Identifying the origin of species can be a precarious business, as Darwin found out. When it comes to motor homes, it’s easy: one Ray Frank built himself a crude one in 1958, and called it “motor home”. So that covers the name, but what about the genre? The history of motorized camping vehicles is fascinating, vast, and goes way back to the early years of the automobile. But when it come to picking a starting point for the modern motor home, Ray Frank really does deserve the credit too. His boxy rig turned into the sleek Dodge Motor Home/Travco, and created an industry.
There it is, the sketch that started the whole industry. Looking like something I would have come up during fifth grade Arithmetic class, this one is a bit exaggerated in its length. What I find remarkable is that Frank seems also to have also started the endless tradition of questionable bold graphics on the side of RVs. I didn’t really think it started that far back, and they weren’t so common in the early years, but there it is on that sketch. That stylistic fad went on incredibly long.
Here’s the real thing. Ray Frank built his first one in about 1958 for private use and to test public reaction. A trip to Florida elicited several orders, and he set up a company to make them. He also hooked up with Chrysler to supply the complete chassis and power train.
Chrysler was spreading its wings into leisure activities at this time, having also invested heavily into Chrysler Marine. The motor homes were now branded as Dodges.
The big breakthrough was the change to a fiberglass body in 1963. Molded from two giant halves, the Dodge/Travcos had a distinctive ridge in the middle where they met.
Another competitor in these early motor home days was the superficially similar but otherwise very different Ultra Van (CC here). The Ultra Van utilized super-light aircraft construction, allowing it to be powered by an air-cooled Corvair engine.
The Dodge/Travco sat on what was essentially a Dodge medium truck chassis, and used the “polysphere” 318 CID (5.2 L) V8 backed by the rugged TorqueFlite. The 318 made some 200 hp, and was built with heavy duty components, given the very hard life it led pushing the big, tall and heavy motor home to all the usual scenic locations around the country.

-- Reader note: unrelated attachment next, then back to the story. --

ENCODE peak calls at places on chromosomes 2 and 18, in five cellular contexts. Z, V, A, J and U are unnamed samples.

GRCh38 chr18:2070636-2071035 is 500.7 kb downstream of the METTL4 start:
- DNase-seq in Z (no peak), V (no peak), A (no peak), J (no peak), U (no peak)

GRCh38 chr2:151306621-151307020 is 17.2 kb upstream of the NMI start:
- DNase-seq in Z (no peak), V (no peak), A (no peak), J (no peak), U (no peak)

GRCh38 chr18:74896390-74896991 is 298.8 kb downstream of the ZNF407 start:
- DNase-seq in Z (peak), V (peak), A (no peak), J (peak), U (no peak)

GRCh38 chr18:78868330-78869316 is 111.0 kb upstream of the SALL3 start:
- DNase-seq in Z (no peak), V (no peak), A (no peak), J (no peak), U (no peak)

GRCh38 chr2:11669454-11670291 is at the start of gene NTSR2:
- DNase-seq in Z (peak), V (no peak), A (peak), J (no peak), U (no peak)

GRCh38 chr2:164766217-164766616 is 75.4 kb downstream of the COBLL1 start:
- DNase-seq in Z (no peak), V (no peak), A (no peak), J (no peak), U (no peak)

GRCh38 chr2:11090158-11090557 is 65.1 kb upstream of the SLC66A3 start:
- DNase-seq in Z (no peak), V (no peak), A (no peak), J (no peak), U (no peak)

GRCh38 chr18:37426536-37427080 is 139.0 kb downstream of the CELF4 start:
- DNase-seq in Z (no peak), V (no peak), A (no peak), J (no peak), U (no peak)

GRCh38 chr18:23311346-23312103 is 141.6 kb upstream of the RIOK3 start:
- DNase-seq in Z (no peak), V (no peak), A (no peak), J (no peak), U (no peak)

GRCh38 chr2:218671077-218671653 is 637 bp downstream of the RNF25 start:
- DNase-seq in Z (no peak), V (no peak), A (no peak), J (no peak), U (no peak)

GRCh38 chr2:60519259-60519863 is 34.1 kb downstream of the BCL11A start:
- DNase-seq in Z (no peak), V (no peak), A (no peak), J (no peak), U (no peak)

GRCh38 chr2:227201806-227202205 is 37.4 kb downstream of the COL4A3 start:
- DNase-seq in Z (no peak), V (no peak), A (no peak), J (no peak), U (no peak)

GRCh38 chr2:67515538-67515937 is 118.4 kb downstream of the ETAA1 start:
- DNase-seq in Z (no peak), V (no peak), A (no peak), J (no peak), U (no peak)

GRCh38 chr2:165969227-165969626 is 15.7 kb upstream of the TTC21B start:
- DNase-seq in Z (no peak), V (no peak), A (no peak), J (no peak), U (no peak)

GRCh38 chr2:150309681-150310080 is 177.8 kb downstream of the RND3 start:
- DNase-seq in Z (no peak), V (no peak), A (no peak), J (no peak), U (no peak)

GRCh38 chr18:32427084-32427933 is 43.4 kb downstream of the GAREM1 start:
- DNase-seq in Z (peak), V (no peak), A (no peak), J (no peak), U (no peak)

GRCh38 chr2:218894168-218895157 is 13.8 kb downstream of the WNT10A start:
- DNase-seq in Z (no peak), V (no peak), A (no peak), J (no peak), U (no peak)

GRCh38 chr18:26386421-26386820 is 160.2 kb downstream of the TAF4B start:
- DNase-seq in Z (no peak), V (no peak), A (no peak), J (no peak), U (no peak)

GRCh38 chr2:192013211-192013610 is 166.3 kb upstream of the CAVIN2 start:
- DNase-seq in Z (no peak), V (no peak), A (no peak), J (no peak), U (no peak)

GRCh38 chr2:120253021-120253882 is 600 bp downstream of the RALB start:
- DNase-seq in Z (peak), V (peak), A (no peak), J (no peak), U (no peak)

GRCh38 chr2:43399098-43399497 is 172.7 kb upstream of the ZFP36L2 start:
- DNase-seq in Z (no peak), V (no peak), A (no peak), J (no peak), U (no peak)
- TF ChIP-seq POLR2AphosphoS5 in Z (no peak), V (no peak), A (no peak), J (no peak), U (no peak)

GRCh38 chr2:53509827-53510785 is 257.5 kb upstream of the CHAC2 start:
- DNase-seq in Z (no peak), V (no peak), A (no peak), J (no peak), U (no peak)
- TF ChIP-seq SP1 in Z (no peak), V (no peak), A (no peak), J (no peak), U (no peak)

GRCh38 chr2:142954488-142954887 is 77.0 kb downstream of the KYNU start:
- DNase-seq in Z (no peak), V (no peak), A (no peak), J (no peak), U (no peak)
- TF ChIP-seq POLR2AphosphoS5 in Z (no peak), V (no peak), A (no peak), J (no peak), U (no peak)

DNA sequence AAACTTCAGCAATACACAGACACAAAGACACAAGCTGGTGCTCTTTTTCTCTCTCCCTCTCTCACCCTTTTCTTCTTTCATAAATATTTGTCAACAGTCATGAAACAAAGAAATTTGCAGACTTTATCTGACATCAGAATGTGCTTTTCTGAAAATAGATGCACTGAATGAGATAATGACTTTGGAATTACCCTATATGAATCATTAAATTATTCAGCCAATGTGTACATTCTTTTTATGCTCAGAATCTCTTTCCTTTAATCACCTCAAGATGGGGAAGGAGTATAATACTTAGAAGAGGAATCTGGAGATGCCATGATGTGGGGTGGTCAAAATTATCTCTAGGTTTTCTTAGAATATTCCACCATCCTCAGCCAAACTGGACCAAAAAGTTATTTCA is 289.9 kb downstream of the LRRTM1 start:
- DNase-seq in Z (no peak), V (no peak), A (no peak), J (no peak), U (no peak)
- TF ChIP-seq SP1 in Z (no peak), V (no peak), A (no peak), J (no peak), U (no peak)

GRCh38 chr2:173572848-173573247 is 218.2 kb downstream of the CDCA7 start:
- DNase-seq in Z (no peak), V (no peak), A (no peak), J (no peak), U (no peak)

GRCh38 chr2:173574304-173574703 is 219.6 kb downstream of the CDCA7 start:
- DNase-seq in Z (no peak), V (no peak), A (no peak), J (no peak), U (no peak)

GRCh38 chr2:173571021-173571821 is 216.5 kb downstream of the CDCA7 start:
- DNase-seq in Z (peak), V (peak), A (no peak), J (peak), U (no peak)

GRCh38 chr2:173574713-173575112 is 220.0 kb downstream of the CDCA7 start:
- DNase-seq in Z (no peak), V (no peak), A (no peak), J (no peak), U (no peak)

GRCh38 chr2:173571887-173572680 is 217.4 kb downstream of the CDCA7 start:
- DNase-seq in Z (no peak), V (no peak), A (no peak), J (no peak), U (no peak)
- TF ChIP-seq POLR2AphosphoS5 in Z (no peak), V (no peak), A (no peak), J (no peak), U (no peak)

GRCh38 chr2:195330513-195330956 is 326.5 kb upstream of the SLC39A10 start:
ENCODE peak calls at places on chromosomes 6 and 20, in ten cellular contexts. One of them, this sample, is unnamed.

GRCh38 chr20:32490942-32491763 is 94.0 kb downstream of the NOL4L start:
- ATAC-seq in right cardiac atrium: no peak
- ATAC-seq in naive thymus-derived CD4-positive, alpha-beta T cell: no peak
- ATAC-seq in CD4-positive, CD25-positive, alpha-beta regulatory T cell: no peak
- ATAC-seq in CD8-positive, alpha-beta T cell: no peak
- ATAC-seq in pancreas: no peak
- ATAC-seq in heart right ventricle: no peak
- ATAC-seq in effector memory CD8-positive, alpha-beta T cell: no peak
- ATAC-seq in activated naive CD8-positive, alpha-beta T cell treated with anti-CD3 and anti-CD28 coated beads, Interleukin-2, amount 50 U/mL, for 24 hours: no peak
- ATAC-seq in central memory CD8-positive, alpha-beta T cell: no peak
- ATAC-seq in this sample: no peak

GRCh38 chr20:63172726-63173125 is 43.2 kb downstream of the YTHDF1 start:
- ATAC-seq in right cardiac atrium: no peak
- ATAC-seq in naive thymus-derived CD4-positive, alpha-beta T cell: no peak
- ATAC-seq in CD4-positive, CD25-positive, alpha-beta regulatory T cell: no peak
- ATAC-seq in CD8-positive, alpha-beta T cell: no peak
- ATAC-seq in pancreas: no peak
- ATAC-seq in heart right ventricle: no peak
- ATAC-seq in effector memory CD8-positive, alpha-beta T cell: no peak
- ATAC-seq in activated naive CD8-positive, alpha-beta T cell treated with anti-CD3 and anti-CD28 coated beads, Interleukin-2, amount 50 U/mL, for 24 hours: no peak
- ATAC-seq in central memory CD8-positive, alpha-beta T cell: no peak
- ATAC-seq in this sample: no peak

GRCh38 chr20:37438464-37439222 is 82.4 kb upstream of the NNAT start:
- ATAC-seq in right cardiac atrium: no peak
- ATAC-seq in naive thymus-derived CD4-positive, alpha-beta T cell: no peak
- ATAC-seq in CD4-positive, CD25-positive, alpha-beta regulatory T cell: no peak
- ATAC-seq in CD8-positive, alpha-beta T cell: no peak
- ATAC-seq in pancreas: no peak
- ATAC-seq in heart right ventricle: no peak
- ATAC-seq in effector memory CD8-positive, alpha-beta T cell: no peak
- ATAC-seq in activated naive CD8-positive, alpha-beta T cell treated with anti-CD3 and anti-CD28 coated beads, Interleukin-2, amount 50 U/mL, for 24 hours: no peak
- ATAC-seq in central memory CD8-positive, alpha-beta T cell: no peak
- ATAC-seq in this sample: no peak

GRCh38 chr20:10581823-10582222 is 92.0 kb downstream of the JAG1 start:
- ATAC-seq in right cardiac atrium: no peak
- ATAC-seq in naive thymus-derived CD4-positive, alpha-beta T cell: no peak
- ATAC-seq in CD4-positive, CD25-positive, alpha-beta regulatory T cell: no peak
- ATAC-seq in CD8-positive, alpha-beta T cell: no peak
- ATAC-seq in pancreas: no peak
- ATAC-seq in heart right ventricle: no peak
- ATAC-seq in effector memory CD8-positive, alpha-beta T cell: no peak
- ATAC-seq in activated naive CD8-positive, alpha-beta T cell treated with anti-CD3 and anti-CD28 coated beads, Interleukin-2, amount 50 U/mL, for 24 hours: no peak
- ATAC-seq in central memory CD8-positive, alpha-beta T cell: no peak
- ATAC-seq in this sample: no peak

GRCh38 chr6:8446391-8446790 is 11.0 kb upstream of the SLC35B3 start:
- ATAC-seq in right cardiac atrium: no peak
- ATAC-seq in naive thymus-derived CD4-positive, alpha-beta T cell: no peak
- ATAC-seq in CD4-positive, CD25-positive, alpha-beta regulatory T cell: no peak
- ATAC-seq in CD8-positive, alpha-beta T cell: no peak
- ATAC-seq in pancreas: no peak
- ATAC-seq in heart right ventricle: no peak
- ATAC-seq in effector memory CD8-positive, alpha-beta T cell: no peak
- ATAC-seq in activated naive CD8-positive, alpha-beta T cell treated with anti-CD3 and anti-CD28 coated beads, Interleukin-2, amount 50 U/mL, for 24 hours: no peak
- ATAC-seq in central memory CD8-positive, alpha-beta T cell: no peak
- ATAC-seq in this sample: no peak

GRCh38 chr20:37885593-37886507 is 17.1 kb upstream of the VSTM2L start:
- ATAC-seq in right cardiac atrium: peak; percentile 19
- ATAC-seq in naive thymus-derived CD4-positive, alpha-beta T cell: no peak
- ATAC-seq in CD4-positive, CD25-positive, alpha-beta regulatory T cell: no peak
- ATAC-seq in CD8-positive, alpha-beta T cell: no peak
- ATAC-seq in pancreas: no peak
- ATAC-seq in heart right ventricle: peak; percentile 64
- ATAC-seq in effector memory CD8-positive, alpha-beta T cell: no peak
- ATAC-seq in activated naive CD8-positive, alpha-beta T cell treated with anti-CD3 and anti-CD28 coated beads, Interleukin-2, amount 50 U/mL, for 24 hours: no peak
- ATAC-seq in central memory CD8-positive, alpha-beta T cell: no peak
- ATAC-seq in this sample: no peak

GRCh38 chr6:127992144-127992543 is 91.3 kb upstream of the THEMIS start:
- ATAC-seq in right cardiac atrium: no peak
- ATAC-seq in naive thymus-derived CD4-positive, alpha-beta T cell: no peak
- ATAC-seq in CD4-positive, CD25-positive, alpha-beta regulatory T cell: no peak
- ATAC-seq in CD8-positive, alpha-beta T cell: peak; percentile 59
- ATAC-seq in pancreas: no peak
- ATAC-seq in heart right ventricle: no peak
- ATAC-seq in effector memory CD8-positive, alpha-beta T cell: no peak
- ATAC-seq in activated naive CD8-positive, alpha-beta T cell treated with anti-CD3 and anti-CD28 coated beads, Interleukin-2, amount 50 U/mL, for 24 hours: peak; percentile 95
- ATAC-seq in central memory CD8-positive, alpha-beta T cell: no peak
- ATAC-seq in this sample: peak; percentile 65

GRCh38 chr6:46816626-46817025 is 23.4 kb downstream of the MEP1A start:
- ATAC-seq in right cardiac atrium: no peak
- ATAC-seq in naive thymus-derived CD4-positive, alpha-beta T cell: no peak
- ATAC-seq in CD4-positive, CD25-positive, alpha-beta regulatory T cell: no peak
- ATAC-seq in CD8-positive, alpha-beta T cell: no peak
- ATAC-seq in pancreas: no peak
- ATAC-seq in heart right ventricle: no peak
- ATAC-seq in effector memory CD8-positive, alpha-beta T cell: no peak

Later versions had the legendary Chrysler RB 413 V8, which is remembered more fondly. It made quite a difference, with its big increase in power. The 440, the final development of that tough engine, powered Travcos in the seventies and eighties.
The Dodge/Travco was a pricey machine, and was not affordable to typical middle-class Americans. The Winnebago, which revolutionized mass-production methods for RVs and dramatically lowered their price, was still a few years off. (Winnebago story here)
Meanwhile, the Travco became a favorite toy for celebrities; Johnny Cash had at least two. It was the equivalent as the luxury giant bus conversions of more recent years.
The Travco was a well built machine, and enjoyed a stellar reputation for ruggedness. This particular example was once the home for a friend of my younger son when his family headed off to Mexico in it for an extended period of time. After sitting here for a couple of years, it’s now gone again. Another adventure?
Eventually, Travco lost its way, trying to both lower production costs as well as diversify. The industry was being dominated by a few giants, and the Travco was one of the so many pioneers in the industry that met its demise. By the eighties, the Travco was history, but not before it had made history. And its timelessly-handsome profile and swept lines are still appreciated by its devoted fans, as well as just being another handsome addition to the street where ever it sits, unless perhaps it’s the wrong kind of folks camping in front of your house. Or certain relatives.